Optimizing Total Rewards is a way for HR to work with senior management to find the right combination of pay, benefits, environment and learning opportunities to engage employees and reinforce company culture.

Achieving Flawless Execution in Employee Transactions is a primary role for HR. Outsourced administration or no—HR is accountable for the quality of service, accuracy and speed of employee-related processing and transactions.

Developing Metrics, to quantify in dollar terms the value HR initiatives bring to the bottom line, is the best way to ensure future investment in the HR function. Will human resources survive in an environment where new technologies replace many core functions and outsourcing vendors compete aggressively for HR roles once found solely within an organization? Right now, there are two things we know for sure: HR issues will always exist; and there will

From my point of view we are still in the same point. I mean, the process to consider as HR a strategic business continue go ahead and has been accelerated for economical crisis that we are living but as we might expect. We still have a hard process to get that the Head of HR has voice and vote the board of members of the company as a strategic area of the company.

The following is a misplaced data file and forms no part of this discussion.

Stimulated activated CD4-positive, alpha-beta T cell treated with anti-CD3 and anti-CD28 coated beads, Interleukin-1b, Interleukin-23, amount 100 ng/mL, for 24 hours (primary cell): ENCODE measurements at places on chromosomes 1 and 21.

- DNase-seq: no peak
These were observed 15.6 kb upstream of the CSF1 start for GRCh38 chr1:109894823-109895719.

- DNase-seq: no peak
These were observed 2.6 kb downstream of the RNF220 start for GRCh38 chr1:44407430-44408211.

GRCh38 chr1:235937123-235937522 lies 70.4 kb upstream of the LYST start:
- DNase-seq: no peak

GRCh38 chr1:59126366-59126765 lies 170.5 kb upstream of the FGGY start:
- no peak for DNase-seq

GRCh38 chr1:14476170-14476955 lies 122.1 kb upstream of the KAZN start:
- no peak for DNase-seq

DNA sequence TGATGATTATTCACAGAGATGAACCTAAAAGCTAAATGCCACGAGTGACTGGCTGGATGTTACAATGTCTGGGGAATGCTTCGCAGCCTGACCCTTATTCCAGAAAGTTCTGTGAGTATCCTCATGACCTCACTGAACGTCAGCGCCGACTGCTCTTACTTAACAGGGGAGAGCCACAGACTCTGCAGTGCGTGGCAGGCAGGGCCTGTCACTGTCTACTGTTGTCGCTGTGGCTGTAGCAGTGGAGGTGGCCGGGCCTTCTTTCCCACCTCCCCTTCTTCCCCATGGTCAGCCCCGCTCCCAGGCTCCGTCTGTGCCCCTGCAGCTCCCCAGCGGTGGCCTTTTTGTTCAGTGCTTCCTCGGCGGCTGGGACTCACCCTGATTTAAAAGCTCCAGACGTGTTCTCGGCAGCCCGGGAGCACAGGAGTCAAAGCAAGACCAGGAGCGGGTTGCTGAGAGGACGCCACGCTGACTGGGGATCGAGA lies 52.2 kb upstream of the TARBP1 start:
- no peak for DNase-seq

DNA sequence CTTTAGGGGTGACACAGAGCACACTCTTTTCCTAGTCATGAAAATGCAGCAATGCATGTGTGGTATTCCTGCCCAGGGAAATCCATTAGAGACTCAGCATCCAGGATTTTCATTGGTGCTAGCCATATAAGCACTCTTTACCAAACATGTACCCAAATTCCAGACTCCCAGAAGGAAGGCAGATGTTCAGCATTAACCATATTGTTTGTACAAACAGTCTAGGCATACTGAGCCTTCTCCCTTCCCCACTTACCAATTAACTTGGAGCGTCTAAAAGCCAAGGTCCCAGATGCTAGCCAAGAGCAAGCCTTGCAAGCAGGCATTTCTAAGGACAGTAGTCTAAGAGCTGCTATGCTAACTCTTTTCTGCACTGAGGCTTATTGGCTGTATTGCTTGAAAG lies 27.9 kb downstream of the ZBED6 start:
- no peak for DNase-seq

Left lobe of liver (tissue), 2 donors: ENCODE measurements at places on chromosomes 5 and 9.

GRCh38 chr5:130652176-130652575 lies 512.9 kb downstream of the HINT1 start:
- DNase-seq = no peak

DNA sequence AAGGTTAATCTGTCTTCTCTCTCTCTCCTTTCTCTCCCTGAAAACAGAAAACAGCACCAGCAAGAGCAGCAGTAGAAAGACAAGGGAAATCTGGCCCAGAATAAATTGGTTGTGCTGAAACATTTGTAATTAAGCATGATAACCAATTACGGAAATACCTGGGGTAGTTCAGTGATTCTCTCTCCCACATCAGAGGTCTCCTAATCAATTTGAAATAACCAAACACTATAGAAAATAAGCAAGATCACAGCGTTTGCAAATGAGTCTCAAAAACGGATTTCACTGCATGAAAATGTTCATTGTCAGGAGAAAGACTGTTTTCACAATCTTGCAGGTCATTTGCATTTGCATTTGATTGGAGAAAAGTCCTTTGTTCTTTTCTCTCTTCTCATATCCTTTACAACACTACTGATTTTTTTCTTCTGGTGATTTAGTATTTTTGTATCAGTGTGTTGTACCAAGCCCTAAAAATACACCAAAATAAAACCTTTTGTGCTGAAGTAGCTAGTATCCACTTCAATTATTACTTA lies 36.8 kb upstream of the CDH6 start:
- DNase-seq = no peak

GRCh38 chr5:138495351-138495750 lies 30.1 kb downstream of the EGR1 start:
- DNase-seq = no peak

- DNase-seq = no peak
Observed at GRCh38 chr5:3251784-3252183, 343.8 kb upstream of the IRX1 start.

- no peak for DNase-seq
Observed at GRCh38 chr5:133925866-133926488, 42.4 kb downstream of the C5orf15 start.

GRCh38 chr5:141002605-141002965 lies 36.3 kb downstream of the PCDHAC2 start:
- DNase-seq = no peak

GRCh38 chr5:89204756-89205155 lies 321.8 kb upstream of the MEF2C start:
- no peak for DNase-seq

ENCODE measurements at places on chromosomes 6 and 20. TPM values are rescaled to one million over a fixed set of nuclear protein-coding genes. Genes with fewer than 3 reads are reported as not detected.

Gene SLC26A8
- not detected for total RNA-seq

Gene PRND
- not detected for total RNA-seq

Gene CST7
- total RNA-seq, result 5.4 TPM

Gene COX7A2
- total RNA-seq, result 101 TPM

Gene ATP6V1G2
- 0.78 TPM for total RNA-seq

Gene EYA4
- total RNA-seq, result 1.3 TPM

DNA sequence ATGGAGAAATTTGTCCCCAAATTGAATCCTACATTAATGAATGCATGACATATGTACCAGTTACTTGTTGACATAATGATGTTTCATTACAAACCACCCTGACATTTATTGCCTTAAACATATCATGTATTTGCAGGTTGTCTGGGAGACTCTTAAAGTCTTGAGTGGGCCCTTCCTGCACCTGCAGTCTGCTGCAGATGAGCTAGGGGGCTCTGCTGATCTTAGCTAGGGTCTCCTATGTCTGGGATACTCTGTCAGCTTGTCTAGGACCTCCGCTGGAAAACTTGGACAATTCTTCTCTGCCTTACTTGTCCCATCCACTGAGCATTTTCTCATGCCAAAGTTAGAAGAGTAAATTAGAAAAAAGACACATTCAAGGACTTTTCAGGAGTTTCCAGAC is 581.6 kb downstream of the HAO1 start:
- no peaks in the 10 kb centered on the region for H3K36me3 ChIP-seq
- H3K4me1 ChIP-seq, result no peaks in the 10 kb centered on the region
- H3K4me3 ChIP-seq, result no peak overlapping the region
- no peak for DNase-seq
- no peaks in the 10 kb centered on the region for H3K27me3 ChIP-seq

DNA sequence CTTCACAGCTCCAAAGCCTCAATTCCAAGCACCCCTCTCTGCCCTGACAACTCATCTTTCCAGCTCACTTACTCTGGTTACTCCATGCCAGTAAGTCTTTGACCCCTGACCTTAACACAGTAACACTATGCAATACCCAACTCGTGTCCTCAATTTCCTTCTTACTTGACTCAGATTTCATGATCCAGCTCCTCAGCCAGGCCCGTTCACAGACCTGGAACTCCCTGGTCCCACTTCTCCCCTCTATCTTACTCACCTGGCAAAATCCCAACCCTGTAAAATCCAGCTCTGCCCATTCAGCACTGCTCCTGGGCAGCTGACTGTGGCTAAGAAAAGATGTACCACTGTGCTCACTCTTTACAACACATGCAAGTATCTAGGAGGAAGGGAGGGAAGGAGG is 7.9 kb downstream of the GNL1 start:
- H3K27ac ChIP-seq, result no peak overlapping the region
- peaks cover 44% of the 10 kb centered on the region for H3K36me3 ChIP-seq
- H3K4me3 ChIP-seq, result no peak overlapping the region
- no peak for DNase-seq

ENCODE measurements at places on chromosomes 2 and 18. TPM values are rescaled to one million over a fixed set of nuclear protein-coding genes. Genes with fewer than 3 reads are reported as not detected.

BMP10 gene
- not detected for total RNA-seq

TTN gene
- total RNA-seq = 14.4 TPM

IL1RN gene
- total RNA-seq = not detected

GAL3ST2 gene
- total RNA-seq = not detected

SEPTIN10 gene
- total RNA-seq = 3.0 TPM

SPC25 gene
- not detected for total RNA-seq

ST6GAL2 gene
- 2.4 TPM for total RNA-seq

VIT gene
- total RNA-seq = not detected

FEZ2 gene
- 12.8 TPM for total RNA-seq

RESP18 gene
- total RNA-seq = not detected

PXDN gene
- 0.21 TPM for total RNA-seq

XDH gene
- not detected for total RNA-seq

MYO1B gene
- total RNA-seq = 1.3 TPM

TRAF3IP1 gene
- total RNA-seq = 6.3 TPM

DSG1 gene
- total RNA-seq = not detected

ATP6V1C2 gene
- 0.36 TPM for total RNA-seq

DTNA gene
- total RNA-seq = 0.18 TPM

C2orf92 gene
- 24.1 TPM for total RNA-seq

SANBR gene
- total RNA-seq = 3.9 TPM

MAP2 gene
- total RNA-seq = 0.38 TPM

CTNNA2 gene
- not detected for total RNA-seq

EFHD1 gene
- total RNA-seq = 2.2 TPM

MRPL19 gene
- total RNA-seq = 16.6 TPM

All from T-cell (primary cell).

Thanks to the internet the world is changing, now we are not in the Information era if not we just change to the Talent era, which means that everyone has access to all information that you could ever imagine. The info now is not power like in the past, the real power is how to interpret such a large amount of information and get the possible conclusions for the business. I call this new method to work “Collective Intelligence” and I don’t have any doubt it will be the big change during the XXI century.

In conclusion, if we want to have the best people in our organization to do business and get their “Collective Intelligence” we need put emphasis and know how the important is the HR area for our company. It depends the importance we give to us for HR area, our business will be more profitable. Here there is no way back, Top executives and CEOs who can see this point as the first and they start to consider HR as one of the Keys of the business will be successful.